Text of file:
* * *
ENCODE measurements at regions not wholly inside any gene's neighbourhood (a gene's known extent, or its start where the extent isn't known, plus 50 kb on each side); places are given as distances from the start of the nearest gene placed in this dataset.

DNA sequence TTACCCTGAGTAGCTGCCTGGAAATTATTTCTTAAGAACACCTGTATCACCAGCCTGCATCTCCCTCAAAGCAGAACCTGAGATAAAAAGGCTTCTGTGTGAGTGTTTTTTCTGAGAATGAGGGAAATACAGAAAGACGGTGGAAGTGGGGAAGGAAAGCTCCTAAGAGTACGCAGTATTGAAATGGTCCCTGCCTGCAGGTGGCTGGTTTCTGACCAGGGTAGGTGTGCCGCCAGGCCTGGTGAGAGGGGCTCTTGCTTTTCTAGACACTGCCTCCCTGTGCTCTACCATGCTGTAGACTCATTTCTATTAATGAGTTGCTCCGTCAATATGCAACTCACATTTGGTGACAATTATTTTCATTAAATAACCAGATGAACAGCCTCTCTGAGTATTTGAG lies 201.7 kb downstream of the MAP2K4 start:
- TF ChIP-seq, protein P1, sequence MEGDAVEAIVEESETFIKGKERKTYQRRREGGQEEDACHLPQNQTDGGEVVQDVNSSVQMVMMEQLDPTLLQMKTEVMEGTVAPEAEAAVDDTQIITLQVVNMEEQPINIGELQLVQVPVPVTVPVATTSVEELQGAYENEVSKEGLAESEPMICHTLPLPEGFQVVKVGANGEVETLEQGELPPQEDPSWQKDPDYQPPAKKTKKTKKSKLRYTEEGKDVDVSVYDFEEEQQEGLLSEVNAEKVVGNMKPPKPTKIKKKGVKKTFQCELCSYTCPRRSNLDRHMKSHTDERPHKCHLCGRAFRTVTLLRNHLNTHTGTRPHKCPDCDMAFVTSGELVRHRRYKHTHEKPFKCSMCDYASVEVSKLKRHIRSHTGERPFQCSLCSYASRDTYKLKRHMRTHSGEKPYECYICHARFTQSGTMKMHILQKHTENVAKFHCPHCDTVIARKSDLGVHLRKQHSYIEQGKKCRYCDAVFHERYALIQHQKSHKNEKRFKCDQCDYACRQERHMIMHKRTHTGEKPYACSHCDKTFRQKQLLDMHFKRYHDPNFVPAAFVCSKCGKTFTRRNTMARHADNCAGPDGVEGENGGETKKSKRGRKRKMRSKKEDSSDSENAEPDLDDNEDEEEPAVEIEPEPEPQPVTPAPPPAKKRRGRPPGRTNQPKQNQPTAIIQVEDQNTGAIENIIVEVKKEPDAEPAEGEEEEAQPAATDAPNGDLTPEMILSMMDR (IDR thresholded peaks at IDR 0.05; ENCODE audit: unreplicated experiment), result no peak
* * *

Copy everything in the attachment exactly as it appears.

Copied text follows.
ENCODE measurements at regions not wholly inside any gene's neighbourhood (a gene's known extent, or its start where the extent isn't known, plus 50 kb on each side); places are given as distances from the start of the nearest gene placed in this dataset.

DNA sequence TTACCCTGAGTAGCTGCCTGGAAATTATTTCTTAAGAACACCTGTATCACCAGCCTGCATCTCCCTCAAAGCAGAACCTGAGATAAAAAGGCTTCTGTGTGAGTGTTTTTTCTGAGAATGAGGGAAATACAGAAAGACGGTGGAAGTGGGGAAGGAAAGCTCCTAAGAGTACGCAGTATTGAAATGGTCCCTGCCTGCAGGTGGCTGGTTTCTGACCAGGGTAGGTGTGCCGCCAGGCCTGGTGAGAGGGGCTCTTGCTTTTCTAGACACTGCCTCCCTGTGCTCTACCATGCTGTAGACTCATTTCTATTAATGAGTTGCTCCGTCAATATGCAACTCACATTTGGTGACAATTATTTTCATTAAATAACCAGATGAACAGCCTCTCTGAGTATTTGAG lies 201.7 kb downstream of the MAP2K4 start:
- TF ChIP-seq, protein P1, sequence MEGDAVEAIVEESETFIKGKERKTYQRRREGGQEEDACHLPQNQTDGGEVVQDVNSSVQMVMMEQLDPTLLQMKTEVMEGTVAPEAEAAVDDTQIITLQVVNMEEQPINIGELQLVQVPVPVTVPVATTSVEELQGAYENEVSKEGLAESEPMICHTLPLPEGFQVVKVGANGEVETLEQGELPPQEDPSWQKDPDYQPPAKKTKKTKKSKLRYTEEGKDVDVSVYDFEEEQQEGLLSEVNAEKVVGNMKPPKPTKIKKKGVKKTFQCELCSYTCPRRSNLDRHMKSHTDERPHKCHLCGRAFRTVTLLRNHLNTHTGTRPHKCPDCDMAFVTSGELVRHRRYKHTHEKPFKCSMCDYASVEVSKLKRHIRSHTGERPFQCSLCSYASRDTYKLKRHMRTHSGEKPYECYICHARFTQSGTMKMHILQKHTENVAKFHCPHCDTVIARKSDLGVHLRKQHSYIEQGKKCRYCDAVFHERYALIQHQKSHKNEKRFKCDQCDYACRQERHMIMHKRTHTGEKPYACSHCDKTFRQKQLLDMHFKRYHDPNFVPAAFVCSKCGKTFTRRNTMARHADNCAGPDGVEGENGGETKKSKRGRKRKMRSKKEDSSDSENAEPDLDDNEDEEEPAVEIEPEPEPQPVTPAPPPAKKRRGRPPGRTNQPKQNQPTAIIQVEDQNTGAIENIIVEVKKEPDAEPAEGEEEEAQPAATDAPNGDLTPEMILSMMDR (IDR thresholded peaks at IDR 0.05; ENCODE audit: unreplicated experiment), result no peak